Pediatric Generalized Anxiety Disorder Differential Diagnoses
- Author: Dennis A Nutter, Jr, MD; Chief Editor: Caroly Pataki, MD more...
Substance-induced anxiety disorder, anxiety disorder due to a general medical condition, an adjustment disorder, or psychotic disorder also should be considered.
Distinguishing anxiety from developmentally appropriate fears is important. Throughout childhood and early adolescence, children experience various transitory fears occurring concurrently with their ability to recognize and understand potential dangers in their environment. A progression occurs from immediate, tangible fears (eg, separation from caregiver, strangers) to anticipatory, less tangible fears (eg, bad dreams, getting hurt, school failure). Children are expected to overcome and resolve these fears as part of the developmental process.
Distinguishing anxiety from realistic worry is also imperative. Worry can be thought of as a feeling of unease or concern about something. It represents an internal representation of a realistic threat. For example, a child with a learning disability may worry about an upcoming examination, or a child with a medical condition may worry about an upcoming surgery. This kind of worry is expected to be specific to a situation, and it is expected to subside once the situation has passed. Thus, the temporal requirement for generalized anxiety disorder (GAD) diagnosis (6 mo) is not met. Of course, persistent and changing realistic worries should be treated if these worries result in significant functional impairment.
Conditions to consider in the differential diagnosis of GAD, in addit
Conditions to consider in the differential diagnosis of GAD, in addition to those in the next section, include the following:
Oppositional defiant disorder
Peptic ulcer disease
Social phobia and selective mutism
Obstructive sleep apnea syndrome
Substance abuse, including caffeine and tobacco
Child Abuse & Neglect: Posttraumatic Stress Disorder
Pediatric Obsessive-Compulsive Disorder
Substance Abuse (both legal and illicit)
Barrios BA, Hartmann DB. Fears and anxieties. Marsh EJ, Terdal LG, eds. Behavioral Assessment of Childhood Disorders. 2nd ed. New York, NY: Guilford; 1988. 196-264.
Kendall PC. Childhood Disorders. London, England: Psychology Press; 2000.
American Psychiatric Association. Diagnostic and Statistical Manual of Mental Disorders. 5th ed. Arlington, VA: American Psychiatric Association; 2013.
Last CG, Perrin S, Hersen M, Kazdin AE. A prospective study of childhood anxiety disorders. J Am Acad Child Adolesc Psychiatry. 1996 Nov. 35(11):1502-10. [Medline].
March JS, Parker JD, Sullivan K, Stallings P, Conners CK. The Multidimensional Anxiety Scale for Children (MASC): factor structure, reliability, and validity. J Am Acad Child Adolesc Psychiatry. 1997 Apr. 36(4):554-65. [Medline].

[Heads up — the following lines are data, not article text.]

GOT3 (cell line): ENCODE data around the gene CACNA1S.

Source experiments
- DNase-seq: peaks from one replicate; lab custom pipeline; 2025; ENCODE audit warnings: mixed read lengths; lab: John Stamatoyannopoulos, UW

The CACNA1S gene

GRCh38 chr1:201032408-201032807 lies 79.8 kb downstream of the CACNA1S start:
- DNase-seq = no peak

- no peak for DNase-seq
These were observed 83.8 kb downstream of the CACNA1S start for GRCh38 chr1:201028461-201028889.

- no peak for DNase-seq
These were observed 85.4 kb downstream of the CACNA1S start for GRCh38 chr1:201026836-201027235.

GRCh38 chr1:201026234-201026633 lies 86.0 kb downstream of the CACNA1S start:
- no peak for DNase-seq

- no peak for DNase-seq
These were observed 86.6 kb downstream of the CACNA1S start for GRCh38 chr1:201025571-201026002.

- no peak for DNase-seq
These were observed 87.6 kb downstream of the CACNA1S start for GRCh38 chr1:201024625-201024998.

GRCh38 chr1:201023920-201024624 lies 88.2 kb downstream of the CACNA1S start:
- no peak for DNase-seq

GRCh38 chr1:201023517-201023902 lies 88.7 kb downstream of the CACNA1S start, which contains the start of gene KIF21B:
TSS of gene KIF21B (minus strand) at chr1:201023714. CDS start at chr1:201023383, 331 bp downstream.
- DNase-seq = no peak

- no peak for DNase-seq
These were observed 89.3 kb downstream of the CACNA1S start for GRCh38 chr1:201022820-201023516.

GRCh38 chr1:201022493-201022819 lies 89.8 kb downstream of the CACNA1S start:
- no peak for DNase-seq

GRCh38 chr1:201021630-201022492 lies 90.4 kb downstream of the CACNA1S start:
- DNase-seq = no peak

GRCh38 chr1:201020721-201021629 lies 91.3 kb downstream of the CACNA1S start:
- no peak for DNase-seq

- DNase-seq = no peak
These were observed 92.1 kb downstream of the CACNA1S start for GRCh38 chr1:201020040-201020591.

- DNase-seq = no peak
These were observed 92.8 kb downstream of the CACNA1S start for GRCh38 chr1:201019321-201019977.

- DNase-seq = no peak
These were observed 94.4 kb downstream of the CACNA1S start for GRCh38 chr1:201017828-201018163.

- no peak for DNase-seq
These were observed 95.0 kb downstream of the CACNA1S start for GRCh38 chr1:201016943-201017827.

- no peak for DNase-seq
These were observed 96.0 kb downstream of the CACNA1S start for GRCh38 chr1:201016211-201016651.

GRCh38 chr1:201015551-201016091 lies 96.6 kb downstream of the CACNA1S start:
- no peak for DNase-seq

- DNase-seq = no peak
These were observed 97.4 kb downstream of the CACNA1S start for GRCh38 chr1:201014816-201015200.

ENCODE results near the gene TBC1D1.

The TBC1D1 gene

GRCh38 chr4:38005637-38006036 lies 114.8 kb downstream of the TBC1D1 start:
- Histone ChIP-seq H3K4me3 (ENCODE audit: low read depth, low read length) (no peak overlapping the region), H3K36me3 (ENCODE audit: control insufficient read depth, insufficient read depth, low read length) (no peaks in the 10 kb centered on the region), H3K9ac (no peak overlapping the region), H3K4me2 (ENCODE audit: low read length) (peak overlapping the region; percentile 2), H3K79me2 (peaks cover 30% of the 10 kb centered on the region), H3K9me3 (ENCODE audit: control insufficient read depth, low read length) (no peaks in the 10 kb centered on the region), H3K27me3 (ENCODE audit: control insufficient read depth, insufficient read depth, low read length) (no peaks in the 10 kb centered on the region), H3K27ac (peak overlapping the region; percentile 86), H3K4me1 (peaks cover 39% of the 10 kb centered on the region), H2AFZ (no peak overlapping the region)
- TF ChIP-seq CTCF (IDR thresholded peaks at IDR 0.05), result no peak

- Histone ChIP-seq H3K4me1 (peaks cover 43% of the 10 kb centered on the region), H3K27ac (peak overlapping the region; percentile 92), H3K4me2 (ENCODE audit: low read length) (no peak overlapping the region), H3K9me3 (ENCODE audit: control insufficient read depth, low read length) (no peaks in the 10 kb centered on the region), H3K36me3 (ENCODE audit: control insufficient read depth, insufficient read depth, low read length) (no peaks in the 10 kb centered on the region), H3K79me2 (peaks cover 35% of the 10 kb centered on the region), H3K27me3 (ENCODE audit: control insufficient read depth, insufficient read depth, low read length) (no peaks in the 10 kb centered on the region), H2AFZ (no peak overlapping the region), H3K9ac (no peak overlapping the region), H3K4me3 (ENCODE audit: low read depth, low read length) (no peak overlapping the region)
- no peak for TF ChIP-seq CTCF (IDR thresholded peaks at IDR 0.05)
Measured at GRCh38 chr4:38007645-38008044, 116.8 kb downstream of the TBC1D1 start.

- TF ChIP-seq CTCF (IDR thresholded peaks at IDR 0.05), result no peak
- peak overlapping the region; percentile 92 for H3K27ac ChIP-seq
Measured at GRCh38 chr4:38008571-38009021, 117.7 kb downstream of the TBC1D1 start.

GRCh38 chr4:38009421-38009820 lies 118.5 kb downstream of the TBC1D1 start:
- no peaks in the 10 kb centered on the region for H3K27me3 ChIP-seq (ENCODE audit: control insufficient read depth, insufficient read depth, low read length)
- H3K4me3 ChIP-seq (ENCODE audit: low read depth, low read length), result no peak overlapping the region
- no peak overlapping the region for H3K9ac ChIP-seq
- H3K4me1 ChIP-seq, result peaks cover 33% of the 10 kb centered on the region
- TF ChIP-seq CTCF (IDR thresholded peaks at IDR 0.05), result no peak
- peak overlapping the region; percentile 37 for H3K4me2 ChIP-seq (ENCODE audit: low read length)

Kendall PC, Chu BC, Pimental SS. Treating anxiety disorders in youth. Kendall PC, ed. Child & Adolescent Therapy: Cognitive-Behavioral Procedures. 2nd ed. New York, NY: Guilford; 2000. 235-87.
Walkup JT, Albano AM, Piacentini J, Birmaher B, Compton SN, Sherrill JT, et al. Cognitive behavioral therapy, sertraline, or a combination in childhood anxiety. N Engl J Med. 2008 Dec 25. 359(26):2753-66. [Medline]. [Full Text].
Barrett PM, Dadds MR, Rapee RM. Family treatment of childhood anxiety: a controlled trial. J Consult Clin Psychol. 1996 Apr. 64(2):333-42. [Medline].
Last CG, Hansen C, Franco N. Cognitive-behavioral treatment of school phobia. J Am Acad Child Adolesc Psychiatry. 1998 Apr. 37(4):404-11. [Medline].
Silverman WK, Kurtines WM, Ginsburg GS, Weems CF, Lumpkin PW, Carmichael DH. Treating anxiety disorders in children with group cognitive-behaviorial therapy: a randomized clinical trial. J Consult Clin Psychol. 1999 Dec. 67(6):995-1003. [Medline].
Ginsburg GS. The Child Anxiety Prevention Study: intervention model and primary outcomes. J Consult Clin Psychol. 2009 Jun. 77(3):580-7. [Medline].
McGrath PJ, Lingley-Pottie P, Thurston C, et al. Telephone-based mental health interventions for child disruptive behavior or anxiety disorders: randomized trials and overall analysis. J Am Acad Child Adolesc Psychiatry. 2011 Nov. 50(11):1162-72. [Medline].
Cymbalta (duloxetine) [package insert]. Indianapolis, IN 46285: Lilly USA, LLC. October 29, 2014. Available at [Full Text].
Simon GE, Savarino J, Operskalski B, Wang PS. Suicide risk during antidepressant treatment. Am J Psychiatry. 2006 Jan. 163(1):41-7. [Medline].
Bridge JA, Iyengar S, Salary CB, et al. Clinical response and risk for reported suicidal ideation and suicide attempts in pediatric antidepressant treatment: a meta-analysis of randomized controlled trials. JAMA. 2007 Apr 18. 297(15):1683-96. [Medline].
American Psychiatric Association. Diagnostic and Statistical Manual of Mental Disorders. 3rd ed. Elk Grove, Ill: APA; 1987.
American Psychiatric Association. Diagnostic and Statistical Manual of Mental Disorders. 4th Edition, Text Revision. 4th ed. Washington, DC: APA Press; 2000.
Keeton CP, Kolos AC, Walkup JT. Pediatric generalized anxiety disorder: epidemiology, diagnosis, and management. Paediatr Drugs. 2009. 11(3):171-83. [Medline].
Manassis K. Keys to Parenting Your Anxious Child. Hauppage, NY: Barron's Educational Series; 1996.
Spence S. Helping Your Anxious Child: A Step-By-Step Guide for Parents. Oakland, Calif: New Harbinger Publications; 2000.